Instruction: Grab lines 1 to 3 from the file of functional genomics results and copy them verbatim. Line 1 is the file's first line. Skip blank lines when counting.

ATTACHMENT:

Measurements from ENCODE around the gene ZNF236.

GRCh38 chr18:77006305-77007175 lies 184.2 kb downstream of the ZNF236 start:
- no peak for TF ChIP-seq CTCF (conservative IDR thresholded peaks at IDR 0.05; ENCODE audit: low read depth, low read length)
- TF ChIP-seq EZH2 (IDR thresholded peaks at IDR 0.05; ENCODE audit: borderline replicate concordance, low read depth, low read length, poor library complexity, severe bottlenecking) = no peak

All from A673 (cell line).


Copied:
Measurements from ENCODE around the gene ZNF236.

GRCh38 chr18:77006305-77007175 lies 184.2 kb downstream of the ZNF236 start:
- no peak for TF ChIP-seq CTCF (conservative IDR thresholded peaks at IDR 0.05; ENCODE audit: low read depth, low read length)